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To Helmet or Not to Helmet? That Is the Question

November 3, 2010

This article in the Wall Street Journal on helmet use in the Netherlands struck me as really fascinating. It highlights the helmet debate in a country where just 0.1% of bicyclists wear one.  Like many cycling-related debates, some of the arguments made on both sides are based on a lot of research and facts while others are based solely on feelings and passion.  While I tend to fall more on the side of logic and statistics, I like to understand both sides.  It’s worth a read.

I’ll post more on this later, breaking down some of the common arguments in the helmet debate, but I wanted to reflect a bit on my experience with helmets here in New York, across the U.S., and across the globe.

My experience overseas and at home speaks a lot to the contextual reasons for wearing, or not wearing, a helmet.  On a visit to Barcelona last year I took out a bike from our hotel but didn’t wear a helmet, only because the hotel didn’t have any to let.  Barcelona had introduced the Bicing program two years before and there were a few separated bike paths along some of the city’s main boulevards, including the Passeig de Gracia, so I felt reasonably safe.  Plus, my desire to photograph the Sagrada Familia early one morning outweighed my safety concerns.  Even this very logical bike rider can sometimes let his emotions get the best of him.

In New Zealand, I took a ferry from Auckland to Waiheke Island, and rented a bike for $8 at a shack near the ferry slip.  Cable locks were included, but the tiny rental service didn’t stock helmets.  Still, I rode.  While I saw few other bikes during ride, I also saw few cars, and there were lots of stretches of the island where there were nothing but vineyards or coastline.  Imagine a subtropical Nantucket or Martha’s Vineyard, but decades before those islands were overrun by cars.  I could hear cars coming from very far away and took the islands steep downhills slowly and carefully.  With such beautiful scenery and my only deadline a very late ferry back to Auckland, I was in no rush anyway.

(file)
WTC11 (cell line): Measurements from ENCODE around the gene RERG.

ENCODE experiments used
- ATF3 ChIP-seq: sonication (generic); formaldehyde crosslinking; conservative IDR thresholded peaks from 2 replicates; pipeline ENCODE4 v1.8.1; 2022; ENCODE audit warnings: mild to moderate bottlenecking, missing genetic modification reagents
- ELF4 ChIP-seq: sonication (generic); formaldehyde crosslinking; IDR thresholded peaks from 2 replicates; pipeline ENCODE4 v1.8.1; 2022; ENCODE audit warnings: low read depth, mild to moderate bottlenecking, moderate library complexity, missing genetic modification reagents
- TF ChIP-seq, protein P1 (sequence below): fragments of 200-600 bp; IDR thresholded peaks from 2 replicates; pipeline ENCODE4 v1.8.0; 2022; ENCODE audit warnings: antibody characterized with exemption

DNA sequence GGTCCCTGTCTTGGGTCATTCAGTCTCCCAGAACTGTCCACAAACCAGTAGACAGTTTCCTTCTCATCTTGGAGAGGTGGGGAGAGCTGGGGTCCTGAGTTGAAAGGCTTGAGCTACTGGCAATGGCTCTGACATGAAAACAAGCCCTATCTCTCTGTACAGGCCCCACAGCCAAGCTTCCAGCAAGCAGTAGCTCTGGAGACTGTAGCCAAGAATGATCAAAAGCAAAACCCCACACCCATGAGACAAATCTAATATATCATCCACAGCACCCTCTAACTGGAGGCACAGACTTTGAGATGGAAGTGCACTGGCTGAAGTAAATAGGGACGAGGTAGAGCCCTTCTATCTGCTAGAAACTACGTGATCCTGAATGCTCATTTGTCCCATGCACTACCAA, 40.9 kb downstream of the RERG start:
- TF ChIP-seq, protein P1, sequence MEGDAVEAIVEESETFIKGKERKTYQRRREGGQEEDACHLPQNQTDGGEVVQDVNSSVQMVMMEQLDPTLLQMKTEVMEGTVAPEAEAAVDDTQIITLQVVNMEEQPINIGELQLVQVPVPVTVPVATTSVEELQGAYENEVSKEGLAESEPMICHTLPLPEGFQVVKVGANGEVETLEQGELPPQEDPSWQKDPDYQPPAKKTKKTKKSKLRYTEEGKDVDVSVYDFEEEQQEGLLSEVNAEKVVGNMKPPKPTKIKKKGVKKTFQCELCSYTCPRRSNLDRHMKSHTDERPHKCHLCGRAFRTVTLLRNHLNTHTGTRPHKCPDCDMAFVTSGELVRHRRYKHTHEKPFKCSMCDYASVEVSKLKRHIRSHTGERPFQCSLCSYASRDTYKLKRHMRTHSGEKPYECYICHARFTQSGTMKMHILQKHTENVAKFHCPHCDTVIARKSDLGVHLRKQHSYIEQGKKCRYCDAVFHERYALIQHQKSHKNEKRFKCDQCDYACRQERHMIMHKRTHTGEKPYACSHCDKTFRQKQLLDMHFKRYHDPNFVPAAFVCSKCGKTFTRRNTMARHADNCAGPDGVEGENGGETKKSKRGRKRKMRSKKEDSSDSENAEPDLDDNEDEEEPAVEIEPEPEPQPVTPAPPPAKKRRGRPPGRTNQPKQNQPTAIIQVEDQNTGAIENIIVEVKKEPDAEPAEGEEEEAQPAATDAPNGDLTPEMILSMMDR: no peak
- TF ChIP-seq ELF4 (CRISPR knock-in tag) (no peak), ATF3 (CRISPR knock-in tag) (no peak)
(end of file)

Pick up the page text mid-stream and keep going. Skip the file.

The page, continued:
I rode in Amsterdam on a work trip the year before that and, no surprise, did not wear a helmet.  It’s hardly worth expounding on my reasons for not wearing one, since so few Dutch riders wear helmets or anything that could even be labeled as biking gear.  I don’t even remember if the bike rental shop had helmets available, although since it catered to so many American and British tourists, I’m sure it must have.  Nevertheless, I didn’t wear a helmet.  When in Rome, right?

When I’m home in Brooklyn and ride anywhere in New York, I wear a helmet.  Always.  The same holds true when I get on a bike in Boston, despite that city’s huge measures to improve cycling conditions.  In San Francisco, a biking town if there ever was one, my last ride took me over the Golden Gate Bridge, to Tiburon and, after a ferry ride back, to the Mission for lunch.  I wore my helmet for every mile of that ride and might have forgotten to take it off had the chin strap not allowed me to open my mouth up wide enough to eat my burrito.

I think much of the debate on helmet use, at least when that debate happens online and is available to cyclists from all over the world, fails to consider local context.  Riders in Amsterdam and Copenhagen post to message boards in the U.S. and say that there’s no need to wear a helmet ever.  New Yorkers or Chicagoans tell their European counterparts that a flagrant disregard for safety will leave them dead or in a vegetative state if they so much as ride over a bottle cap or twig.  And then there are those all over the map who see helmets, or at least calls for helmet laws, as an infringement on their rights as freethinking adults.  Fair enough.  (For the record, I’m against laws mandating helmet use for adults, but am in favor of widespread, voluntary helmet use.)